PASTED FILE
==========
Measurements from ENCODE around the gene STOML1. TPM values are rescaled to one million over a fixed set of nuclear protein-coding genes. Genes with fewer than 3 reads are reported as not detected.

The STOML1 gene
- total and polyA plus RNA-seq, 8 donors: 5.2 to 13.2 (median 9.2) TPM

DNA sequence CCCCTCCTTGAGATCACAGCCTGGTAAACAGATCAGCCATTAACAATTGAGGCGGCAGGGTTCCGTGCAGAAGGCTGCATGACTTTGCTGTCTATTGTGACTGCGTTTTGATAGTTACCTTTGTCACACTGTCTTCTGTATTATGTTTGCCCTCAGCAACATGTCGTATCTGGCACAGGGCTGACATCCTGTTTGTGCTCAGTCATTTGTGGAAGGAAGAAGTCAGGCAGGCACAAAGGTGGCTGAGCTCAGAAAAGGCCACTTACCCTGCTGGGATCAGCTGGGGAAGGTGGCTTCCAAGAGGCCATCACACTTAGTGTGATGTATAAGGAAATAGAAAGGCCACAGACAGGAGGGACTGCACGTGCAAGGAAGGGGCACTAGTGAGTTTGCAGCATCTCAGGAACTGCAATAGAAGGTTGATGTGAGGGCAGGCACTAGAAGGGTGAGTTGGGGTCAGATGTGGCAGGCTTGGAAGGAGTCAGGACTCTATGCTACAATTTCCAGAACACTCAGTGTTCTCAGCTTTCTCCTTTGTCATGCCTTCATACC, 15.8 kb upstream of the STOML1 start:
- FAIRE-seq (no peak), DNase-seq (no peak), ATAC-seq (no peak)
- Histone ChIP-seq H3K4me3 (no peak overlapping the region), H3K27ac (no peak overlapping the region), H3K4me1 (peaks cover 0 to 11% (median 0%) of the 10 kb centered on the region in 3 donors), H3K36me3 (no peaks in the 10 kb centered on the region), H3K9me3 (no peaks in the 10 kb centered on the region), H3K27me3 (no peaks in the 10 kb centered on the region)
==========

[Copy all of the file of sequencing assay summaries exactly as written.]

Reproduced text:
Measurements from ENCODE around the gene STOML1. TPM values are rescaled to one million over a fixed set of nuclear protein-coding genes. Genes with fewer than 3 reads are reported as not detected.

The STOML1 gene
- total and polyA plus RNA-seq, 8 donors: 5.2 to 13.2 (median 9.2) TPM

DNA sequence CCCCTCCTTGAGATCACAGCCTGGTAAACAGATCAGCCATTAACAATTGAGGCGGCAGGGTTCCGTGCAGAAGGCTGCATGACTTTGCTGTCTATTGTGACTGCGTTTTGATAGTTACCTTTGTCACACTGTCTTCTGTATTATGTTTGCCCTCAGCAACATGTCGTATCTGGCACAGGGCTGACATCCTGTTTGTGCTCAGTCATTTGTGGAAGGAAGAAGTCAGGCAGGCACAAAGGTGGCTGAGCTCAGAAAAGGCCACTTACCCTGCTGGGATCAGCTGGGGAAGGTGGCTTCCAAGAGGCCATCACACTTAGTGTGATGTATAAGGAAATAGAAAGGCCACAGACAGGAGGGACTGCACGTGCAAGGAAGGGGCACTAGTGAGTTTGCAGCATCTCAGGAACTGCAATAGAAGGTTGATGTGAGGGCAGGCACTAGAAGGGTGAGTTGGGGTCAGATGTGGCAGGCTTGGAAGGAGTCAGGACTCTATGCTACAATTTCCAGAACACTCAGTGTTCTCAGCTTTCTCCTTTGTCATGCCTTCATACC, 15.8 kb upstream of the STOML1 start:
- FAIRE-seq (no peak), DNase-seq (no peak), ATAC-seq (no peak)
- Histone ChIP-seq H3K4me3 (no peak overlapping the region), H3K27ac (no peak overlapping the region), H3K4me1 (peaks cover 0 to 11% (median 0%) of the 10 kb centered on the region in 3 donors), H3K36me3 (no peaks in the 10 kb centered on the region), H3K9me3 (no peaks in the 10 kb centered on the region), H3K27me3 (no peaks in the 10 kb centered on the region)